June 22, 2022, could have been a very fateful date for me and my family. I came very close to having that date on the righthand side of my tombstone. My August Podcast is dedicated to my June 22, 2022 crash. Visual aids help tremendously when explaining anything moving and on two wheels so I would encourage you to follow the YouTube Link below for the specifics of the crash:
As I alluded to in the Podcast above, I experienced some back pain shortly after the crash. I do have a history of back pain due to “left-sided paracentral disc protrusion [that] flattens the left L5 [nerve] root.” As a result, I am no stranger to steroids, Prednisone in particular, to deal with pain flare-ups. I will not bore the reader with my medical history. Suffice it to say the low back pain associated with these flare-ups borders on excruciating and obviously keeps me off my bike as I cannot stand up or move until the steroids have run their course. The steroids basically act like super anti-inflammatories, allowing for movement in the impacted discs/vertebrae.
A curious thing happened while I was on this course of medication. Serious. Negative. Talk. Awful stuff. And when I say awful, it was stuff that you would not even say to your worst enemy kinda awful. I understand the power of the mind and both the power of positive reinforcement and the power of negative reinforcement. However, I literally could not muster a positive thought.
We all have an angel on one shoulder and a demon on the other. This felt like my angel had gone on vacation and my demon found himself a megaphone! So, having nothing else to do (this course of steroids and forced inactivity was a record-breaking three weeks), I grabbed my iPhone and simply punched in “Prednisone and mental health” and lo and behold, there was article after article on mental health and steroid use. The Mayo Clinic advised that “the most commonly reported corticosteroid-induced psychiatric disturbances are affective, including mania, depression, or mixed states.” Um, Bingo!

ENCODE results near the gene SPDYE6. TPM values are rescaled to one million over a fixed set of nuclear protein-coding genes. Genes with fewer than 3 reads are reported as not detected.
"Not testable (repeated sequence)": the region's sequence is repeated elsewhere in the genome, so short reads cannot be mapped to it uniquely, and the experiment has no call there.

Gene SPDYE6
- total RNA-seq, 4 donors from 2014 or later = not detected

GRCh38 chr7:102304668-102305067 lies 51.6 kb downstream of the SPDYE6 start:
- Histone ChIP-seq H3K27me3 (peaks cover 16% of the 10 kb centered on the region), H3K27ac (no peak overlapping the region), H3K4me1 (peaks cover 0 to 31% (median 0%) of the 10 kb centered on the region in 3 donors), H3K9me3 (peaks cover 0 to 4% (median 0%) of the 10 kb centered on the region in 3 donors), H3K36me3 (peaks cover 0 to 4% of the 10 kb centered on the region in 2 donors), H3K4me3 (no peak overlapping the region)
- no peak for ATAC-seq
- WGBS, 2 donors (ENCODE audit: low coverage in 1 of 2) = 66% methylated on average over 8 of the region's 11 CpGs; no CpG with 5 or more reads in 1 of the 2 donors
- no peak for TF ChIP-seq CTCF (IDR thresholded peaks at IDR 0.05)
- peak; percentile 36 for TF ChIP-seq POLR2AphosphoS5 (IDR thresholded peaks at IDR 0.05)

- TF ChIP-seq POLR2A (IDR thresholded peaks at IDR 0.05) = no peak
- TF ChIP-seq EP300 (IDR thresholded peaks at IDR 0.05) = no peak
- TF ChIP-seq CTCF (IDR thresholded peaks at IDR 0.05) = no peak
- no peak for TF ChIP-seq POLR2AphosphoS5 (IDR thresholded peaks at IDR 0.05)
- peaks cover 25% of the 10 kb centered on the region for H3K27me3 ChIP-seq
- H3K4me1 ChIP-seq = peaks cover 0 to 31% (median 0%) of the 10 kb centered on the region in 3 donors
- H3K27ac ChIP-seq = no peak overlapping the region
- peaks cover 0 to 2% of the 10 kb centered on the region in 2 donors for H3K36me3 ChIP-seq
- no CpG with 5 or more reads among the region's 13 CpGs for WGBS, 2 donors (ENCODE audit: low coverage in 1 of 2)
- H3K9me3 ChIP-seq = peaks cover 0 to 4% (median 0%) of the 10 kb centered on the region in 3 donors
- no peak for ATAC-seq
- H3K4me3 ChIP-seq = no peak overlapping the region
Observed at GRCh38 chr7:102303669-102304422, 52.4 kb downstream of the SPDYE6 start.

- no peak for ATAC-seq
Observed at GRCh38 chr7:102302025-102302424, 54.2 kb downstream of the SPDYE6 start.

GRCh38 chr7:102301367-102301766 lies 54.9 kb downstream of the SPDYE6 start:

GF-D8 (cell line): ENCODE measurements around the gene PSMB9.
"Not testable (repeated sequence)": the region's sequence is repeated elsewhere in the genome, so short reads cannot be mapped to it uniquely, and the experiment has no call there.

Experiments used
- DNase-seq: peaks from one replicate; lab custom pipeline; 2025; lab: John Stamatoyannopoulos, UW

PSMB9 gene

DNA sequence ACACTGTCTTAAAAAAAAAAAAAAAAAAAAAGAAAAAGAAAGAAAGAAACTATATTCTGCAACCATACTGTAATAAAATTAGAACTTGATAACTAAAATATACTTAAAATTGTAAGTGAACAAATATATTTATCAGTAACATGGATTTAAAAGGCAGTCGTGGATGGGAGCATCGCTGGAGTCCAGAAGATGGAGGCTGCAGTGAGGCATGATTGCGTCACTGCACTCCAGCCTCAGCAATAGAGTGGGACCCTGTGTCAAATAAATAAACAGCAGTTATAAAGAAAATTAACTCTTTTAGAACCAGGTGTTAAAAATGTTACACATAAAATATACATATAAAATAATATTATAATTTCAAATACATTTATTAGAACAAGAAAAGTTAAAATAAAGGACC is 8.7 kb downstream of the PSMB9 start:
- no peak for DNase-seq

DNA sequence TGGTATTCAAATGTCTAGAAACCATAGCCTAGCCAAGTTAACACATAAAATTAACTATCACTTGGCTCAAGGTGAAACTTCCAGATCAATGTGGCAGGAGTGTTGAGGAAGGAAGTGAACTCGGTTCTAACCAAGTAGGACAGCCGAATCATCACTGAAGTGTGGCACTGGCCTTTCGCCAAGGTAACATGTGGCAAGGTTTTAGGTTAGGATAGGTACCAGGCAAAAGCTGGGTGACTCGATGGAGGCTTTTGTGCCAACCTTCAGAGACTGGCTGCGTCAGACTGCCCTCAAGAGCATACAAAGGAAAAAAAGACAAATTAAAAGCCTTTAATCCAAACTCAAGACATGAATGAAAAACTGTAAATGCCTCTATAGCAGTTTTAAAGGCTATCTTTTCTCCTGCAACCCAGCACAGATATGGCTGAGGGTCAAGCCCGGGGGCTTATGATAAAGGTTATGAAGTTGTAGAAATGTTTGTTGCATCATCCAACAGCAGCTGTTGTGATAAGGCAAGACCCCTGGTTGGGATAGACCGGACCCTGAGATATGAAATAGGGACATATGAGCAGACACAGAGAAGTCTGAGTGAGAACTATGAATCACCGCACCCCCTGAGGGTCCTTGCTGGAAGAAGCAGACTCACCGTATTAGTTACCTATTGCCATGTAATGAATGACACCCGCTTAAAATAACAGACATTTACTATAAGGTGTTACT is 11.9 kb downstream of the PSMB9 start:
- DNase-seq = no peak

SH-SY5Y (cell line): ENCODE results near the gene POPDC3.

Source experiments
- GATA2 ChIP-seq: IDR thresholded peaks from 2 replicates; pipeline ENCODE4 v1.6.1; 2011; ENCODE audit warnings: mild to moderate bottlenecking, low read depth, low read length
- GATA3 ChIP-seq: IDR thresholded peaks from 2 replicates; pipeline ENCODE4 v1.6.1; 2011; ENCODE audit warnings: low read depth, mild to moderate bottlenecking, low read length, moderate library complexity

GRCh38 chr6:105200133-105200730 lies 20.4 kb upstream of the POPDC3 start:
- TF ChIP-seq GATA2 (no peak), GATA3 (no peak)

Fortunately, my symptoms were short-lived and dissipated within a relatively short period of time. I was unable to find any strong research on what percentage of the population is disposed to such symptoms when using steroids. All I know is that I fall into that category of patients, which both helps and haunts me should I ever (and it is most likely) need another course of steroids.
Both of my personal episodes in PTSD (detailed in the Podcast) and Mania served an educational purpose in my life. I have had plenty of clients experience the very real consequences of PTSD following a crash. I was already aware of how the mind can react to the stresses of a crash. But I had never experienced it for myself.
The mania I experienced with steroid use was a bit of an epiphany as I was able to connect the dots to similar symptoms as I looked back on past episodes of steroid use. But what stands out most to me is that these conditions are very, very real, and often, totally outside of the control of the afflicted person.
With the steroid use, there was solace as I lay in bed knowing that the symptoms would pass. For many, the symptoms have nothing to do with medication and may never end – a cross that is born for a lifetime.
Endurance athletes are conditioned to “push through the pain” or “tough out” a workout or race. While these approaches may make for success in achieving athletic goals, they are not effective in addressing mental health conditions that are external to the athlete or the patient. Simply stated, there are mental conditions that are no fault of the patient and often require the aid of professionals. I am glad to see the stigma around mental health dissipate over my lifetime. And I am thankful for the insights on a personal level gained over these last few weeks.